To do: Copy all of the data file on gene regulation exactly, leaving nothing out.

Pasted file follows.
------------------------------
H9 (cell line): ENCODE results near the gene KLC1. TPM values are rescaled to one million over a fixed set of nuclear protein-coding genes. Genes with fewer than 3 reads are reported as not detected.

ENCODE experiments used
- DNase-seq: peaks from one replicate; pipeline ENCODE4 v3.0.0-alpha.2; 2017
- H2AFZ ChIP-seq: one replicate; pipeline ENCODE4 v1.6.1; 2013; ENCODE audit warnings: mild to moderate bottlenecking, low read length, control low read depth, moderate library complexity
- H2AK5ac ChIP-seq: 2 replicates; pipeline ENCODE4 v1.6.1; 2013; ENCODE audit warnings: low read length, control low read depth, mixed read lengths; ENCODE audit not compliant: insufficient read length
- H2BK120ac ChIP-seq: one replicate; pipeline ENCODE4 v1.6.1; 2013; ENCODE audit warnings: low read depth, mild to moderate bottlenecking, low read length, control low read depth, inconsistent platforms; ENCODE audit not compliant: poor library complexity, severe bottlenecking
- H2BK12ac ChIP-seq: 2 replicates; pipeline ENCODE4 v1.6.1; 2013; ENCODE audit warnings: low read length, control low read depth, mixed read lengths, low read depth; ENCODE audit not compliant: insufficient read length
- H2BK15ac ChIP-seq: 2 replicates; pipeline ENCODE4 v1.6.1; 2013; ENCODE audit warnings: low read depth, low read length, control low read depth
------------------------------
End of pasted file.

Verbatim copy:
H9 (cell line): ENCODE results near the gene KLC1. TPM values are rescaled to one million over a fixed set of nuclear protein-coding genes. Genes with fewer than 3 reads are reported as not detected.

ENCODE experiments used
- DNase-seq: peaks from one replicate; pipeline ENCODE4 v3.0.0-alpha.2; 2017
- H2AFZ ChIP-seq: one replicate; pipeline ENCODE4 v1.6.1; 2013; ENCODE audit warnings: mild to moderate bottlenecking, low read length, control low read depth, moderate library complexity
- H2AK5ac ChIP-seq: 2 replicates; pipeline ENCODE4 v1.6.1; 2013; ENCODE audit warnings: low read length, control low read depth, mixed read lengths; ENCODE audit not compliant: insufficient read length
- H2BK120ac ChIP-seq: one replicate; pipeline ENCODE4 v1.6.1; 2013; ENCODE audit warnings: low read depth, mild to moderate bottlenecking, low read length, control low read depth, inconsistent platforms; ENCODE audit not compliant: poor library complexity, severe bottlenecking
- H2BK12ac ChIP-seq: 2 replicates; pipeline ENCODE4 v1.6.1; 2013; ENCODE audit warnings: low read length, control low read depth, mixed read lengths, low read depth; ENCODE audit not compliant: insufficient read length
- H2BK15ac ChIP-seq: 2 replicates; pipeline ENCODE4 v1.6.1; 2013; ENCODE audit warnings: low read depth, low read length, control low read depth